Rust can be particularly harmful in the winter, when a vehicle comes into contact with massive amounts of salt placed on the roads to increase traction. The salt speeds up the rusting process, so it is important to pay attention to rust prevention as a regular part of vehicle maintenance. 

    You should be cleaning a vehicle somewhat frequently throughout the winter season. Ridding a vehicle of salt that would otherwise sit on the exterior is incredibly important - especially if you are not off-roading as often as the rest of the year. Long breaks between drives can leave plenty of time for rust to wreak havoc on a vehicle and could cause preventable damage. 

  • Pickup trucks cause concern with safety ratings

    There are few aspects of a car that strike a nerve quite like its safety features. These elements can set a vehicle apart from its competitors and even save lives in the long run, which makes them extremely important to consider when shopping around for an automobile. 

    Safety gets tricky with pickups 
    The Insurance Institute for Highway Safety has made a name for itself by testing how well vehicles can withstand crashes. Testing includes a comprehensive check of how the side, front and roof withstand crashes, among other areas. Unfortunately for many pickup owners, the vehicles were found to have the worst ratings with regard to rollover accidents - but that doesn't have to spell disaster for motorists. The roof strength is just one aspect of truck safety, and there are many things drivers can do to make sure they are taking advantage of each and every safety option. 

    Not only is your personal safety affected by the extras included on a truck, but your wallet is as well. According to PickupTrucks.com, full-size models generally cost more to insure than other vehicles, which may prompt some cash-strapped drivers to gravitate toward weaker policies with less coverage.

    Top models for safety
    When it comes to the vehicles that roll off the production line ready to handle anything, a few stand out above the rest. The IIHS rated three models as Top Safety Picks for 2013, including the Ford F-150, Honda Ridgeline and Toyota Tundra. All three received ratings of "good" across the board in the crash tests, placing them among the safest trucks on the market.  Also receiving solid marks were the Chevrolet Silverado 1500 and GMC Sierra 1500, which garnered marks ranging from "good" to "acceptable" and "marginal."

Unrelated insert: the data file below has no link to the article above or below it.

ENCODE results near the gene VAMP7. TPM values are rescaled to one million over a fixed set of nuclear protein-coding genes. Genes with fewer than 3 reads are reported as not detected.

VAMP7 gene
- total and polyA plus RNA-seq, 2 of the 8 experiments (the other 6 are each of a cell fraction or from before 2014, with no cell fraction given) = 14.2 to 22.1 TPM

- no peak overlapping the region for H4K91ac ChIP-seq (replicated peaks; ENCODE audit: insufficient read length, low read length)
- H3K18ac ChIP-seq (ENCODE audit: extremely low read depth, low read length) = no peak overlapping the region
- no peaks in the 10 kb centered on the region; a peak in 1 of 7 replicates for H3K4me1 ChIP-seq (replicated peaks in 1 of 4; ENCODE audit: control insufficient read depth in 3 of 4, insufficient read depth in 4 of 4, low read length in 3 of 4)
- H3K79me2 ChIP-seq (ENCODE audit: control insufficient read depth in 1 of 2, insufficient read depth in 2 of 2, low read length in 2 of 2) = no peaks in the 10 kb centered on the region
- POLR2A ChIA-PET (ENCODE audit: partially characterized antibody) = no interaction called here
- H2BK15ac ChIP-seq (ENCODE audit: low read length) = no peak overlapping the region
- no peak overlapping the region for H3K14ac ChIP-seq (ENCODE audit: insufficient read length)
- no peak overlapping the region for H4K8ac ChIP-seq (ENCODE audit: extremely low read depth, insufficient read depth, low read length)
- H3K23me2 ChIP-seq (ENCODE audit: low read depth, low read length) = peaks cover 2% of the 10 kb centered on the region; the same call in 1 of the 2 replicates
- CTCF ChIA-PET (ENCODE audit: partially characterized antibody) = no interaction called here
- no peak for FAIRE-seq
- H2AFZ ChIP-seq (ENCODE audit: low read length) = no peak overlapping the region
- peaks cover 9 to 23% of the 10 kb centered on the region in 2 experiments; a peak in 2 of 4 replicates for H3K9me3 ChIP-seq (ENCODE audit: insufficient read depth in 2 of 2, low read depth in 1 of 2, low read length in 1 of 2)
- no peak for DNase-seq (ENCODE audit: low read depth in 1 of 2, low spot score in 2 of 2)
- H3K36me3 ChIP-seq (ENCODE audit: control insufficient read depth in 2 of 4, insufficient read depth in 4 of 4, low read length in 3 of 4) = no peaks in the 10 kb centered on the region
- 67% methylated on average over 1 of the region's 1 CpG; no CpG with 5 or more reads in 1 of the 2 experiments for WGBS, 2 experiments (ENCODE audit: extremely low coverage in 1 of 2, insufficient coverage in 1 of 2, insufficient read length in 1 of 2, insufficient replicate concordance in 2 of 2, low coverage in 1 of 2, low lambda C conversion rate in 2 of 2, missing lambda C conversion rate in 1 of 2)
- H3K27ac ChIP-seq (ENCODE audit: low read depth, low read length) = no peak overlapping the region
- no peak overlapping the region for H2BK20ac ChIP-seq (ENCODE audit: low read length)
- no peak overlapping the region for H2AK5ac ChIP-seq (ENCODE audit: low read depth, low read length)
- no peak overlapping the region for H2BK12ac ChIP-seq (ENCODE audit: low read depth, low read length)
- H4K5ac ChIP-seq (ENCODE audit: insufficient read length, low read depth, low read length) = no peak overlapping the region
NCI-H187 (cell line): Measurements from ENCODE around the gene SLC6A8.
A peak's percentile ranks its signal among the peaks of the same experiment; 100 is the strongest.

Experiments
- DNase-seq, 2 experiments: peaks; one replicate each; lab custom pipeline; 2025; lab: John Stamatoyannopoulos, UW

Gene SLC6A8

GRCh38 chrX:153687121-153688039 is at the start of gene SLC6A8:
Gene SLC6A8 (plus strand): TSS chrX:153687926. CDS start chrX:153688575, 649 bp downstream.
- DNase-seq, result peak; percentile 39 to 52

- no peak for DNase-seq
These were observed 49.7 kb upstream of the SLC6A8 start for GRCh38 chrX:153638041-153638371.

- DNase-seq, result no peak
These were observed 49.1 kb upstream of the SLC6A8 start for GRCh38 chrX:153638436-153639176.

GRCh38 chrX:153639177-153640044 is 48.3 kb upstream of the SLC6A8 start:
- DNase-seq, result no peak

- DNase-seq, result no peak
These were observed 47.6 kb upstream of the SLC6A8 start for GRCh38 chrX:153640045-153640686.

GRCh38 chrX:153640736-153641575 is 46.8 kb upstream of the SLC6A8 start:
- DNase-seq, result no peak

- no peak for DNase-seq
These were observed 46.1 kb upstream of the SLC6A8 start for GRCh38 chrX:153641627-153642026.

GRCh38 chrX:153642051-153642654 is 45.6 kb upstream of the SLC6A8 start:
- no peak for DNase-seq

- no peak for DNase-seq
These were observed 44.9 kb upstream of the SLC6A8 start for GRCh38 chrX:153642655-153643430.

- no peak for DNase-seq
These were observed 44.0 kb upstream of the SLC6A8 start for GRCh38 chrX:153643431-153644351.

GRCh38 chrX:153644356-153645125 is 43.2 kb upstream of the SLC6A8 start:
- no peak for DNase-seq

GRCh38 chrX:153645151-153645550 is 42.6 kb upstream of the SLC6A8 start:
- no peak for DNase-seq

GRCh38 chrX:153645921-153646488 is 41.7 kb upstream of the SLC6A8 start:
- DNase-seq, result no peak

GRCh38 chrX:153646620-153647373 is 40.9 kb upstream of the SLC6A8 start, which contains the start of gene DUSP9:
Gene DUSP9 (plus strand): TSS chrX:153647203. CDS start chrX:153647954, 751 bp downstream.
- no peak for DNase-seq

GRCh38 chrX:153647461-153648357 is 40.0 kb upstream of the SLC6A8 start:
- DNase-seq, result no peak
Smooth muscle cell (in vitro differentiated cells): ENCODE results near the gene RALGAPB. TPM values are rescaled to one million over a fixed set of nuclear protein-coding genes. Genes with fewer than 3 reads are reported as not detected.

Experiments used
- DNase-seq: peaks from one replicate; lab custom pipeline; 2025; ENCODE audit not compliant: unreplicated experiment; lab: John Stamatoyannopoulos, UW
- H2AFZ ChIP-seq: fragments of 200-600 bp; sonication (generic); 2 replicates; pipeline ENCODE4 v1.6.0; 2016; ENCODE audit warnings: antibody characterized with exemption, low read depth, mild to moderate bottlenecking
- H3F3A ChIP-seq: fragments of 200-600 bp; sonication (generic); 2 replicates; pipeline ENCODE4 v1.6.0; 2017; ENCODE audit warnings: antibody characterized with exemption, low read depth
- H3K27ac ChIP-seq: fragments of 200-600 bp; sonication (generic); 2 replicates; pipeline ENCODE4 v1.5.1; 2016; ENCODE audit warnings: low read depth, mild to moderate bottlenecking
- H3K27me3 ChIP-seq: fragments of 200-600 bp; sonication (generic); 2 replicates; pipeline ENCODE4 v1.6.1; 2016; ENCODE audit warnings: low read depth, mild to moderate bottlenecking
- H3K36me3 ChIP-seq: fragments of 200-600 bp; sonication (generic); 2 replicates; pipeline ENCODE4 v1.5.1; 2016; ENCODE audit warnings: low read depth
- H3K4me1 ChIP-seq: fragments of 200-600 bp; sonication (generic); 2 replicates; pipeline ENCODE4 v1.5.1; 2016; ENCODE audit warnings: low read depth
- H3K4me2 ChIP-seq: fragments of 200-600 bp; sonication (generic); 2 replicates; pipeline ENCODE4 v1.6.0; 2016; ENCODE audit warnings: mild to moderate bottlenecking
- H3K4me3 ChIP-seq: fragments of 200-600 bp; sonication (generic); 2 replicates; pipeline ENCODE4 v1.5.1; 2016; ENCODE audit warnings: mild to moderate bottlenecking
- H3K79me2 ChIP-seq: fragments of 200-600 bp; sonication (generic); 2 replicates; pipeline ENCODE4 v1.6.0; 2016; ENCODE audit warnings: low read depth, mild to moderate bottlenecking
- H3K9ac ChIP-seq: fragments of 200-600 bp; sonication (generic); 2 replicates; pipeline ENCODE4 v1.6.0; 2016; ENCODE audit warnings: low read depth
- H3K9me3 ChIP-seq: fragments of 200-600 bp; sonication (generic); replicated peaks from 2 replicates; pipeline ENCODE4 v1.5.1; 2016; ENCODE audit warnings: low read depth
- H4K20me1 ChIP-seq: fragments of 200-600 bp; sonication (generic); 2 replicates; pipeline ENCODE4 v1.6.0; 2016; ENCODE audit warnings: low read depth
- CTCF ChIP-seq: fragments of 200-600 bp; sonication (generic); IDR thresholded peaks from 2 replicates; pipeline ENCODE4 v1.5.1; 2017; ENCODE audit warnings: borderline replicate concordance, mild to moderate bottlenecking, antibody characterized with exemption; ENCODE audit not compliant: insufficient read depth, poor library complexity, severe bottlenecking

On the plus side, all of the tested models achieved ratings of "good" or "acceptable" when it came to the head restraints and seats. That's positive news for drivers who may be concerned with personal comfort and safety, as the security of the individual could contribute to a better experience when dealing with rough obstacles encountered when off-roading. 

    Drivers should keep one important piece of information in mind: Rollover crash test ratings only apply to crew cab models, many of which are two-wheel drive vehicles. This essentially means many pickup trucks on the road are not even tested by the IIHS. Despite this fact, the rollover test is one of the most important for vehicles, and it can make a huge difference to drivers on the pavement or the trails. 

    Truck modifications can lead to better safety
    Despite the tumultuous nature of safety ratings, there are some things motorists can do to make sure their vehicles are secure, no matter what type of truck mods are being done. Special off-road driving harnesses can be installed to keep the driver and passengers securely in the vehicle when traversing any type of terrain. 

    Additionally, you should be taking steps to make sure all of your truck modifications are done properly so as to avoid safety problems. For example, installing a lift kit could affect the steering and handling of an off-road vehicle, and to avoid this, spend time getting used to how the machine drives. If your lift kit leads you to install larger tires on the vehicle, you may also experience uncomfortable or difficult driving. If that is the case, it may also be beneficial to invest in tools like steering stabilizers, which can lead to smoother performance and a safer driving environment for you and your passengers. 

  • Spotlighting some Toyota Tacoma truck mods

    It's never too late to make some truck mods. Drivers of any model truck have an opportunity to make changes that can turn a standard vehicle into a prime off-roading machine. A few of the end results may even get spotlighted in an effort to show the wide range of adjustments that can be made to a truck, which is exactly what happened to one driver and his beloved truck thanks to The Pacific Daily News.